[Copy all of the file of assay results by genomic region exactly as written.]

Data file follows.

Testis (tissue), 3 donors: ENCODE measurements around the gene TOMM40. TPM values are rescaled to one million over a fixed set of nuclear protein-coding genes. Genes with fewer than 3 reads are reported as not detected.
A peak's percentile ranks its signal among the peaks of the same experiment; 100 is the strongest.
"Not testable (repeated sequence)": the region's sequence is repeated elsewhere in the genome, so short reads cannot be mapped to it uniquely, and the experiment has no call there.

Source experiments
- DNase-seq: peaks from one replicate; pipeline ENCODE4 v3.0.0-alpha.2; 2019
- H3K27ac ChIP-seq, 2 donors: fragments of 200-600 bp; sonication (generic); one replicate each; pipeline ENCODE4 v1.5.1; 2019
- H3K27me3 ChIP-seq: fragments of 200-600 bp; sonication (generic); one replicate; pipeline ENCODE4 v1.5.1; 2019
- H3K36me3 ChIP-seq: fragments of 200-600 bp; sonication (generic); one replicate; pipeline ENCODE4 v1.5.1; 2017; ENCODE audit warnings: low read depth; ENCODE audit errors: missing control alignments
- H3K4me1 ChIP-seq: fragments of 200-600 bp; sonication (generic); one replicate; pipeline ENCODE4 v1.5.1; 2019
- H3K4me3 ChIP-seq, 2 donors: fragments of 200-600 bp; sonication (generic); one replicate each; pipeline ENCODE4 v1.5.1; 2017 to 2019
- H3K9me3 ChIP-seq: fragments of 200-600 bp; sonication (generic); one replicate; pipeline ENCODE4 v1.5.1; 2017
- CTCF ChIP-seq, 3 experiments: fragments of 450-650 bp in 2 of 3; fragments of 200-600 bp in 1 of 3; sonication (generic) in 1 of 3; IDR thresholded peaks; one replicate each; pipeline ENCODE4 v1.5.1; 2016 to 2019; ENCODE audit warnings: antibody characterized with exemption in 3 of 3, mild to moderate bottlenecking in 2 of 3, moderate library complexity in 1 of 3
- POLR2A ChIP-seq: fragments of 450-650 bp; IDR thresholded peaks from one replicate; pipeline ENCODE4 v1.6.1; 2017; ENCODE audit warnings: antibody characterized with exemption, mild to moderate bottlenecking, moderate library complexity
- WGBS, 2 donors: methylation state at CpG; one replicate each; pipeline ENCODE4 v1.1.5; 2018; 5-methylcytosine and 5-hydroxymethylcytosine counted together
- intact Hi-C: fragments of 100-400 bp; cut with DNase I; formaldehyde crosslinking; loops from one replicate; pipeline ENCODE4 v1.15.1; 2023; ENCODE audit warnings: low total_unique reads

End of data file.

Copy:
Testis (tissue), 3 donors: ENCODE measurements around the gene TOMM40. TPM values are rescaled to one million over a fixed set of nuclear protein-coding genes. Genes with fewer than 3 reads are reported as not detected.
A peak's percentile ranks its signal among the peaks of the same experiment; 100 is the strongest.
"Not testable (repeated sequence)": the region's sequence is repeated elsewhere in the genome, so short reads cannot be mapped to it uniquely, and the experiment has no call there.

Source experiments
- DNase-seq: peaks from one replicate; pipeline ENCODE4 v3.0.0-alpha.2; 2019
- H3K27ac ChIP-seq, 2 donors: fragments of 200-600 bp; sonication (generic); one replicate each; pipeline ENCODE4 v1.5.1; 2019
- H3K27me3 ChIP-seq: fragments of 200-600 bp; sonication (generic); one replicate; pipeline ENCODE4 v1.5.1; 2019
- H3K36me3 ChIP-seq: fragments of 200-600 bp; sonication (generic); one replicate; pipeline ENCODE4 v1.5.1; 2017; ENCODE audit warnings: low read depth; ENCODE audit errors: missing control alignments
- H3K4me1 ChIP-seq: fragments of 200-600 bp; sonication (generic); one replicate; pipeline ENCODE4 v1.5.1; 2019
- H3K4me3 ChIP-seq, 2 donors: fragments of 200-600 bp; sonication (generic); one replicate each; pipeline ENCODE4 v1.5.1; 2017 to 2019
- H3K9me3 ChIP-seq: fragments of 200-600 bp; sonication (generic); one replicate; pipeline ENCODE4 v1.5.1; 2017
- CTCF ChIP-seq, 3 experiments: fragments of 450-650 bp in 2 of 3; fragments of 200-600 bp in 1 of 3; sonication (generic) in 1 of 3; IDR thresholded peaks; one replicate each; pipeline ENCODE4 v1.5.1; 2016 to 2019; ENCODE audit warnings: antibody characterized with exemption in 3 of 3, mild to moderate bottlenecking in 2 of 3, moderate library complexity in 1 of 3
- POLR2A ChIP-seq: fragments of 450-650 bp; IDR thresholded peaks from one replicate; pipeline ENCODE4 v1.6.1; 2017; ENCODE audit warnings: antibody characterized with exemption, mild to moderate bottlenecking, moderate library complexity
- WGBS, 2 donors: methylation state at CpG; one replicate each; pipeline ENCODE4 v1.1.5; 2018; 5-methylcytosine and 5-hydroxymethylcytosine counted together
- intact Hi-C: fragments of 100-400 bp; cut with DNase I; formaldehyde crosslinking; loops from one replicate; pipeline ENCODE4 v1.15.1; 2023; ENCODE audit warnings: low total_unique reads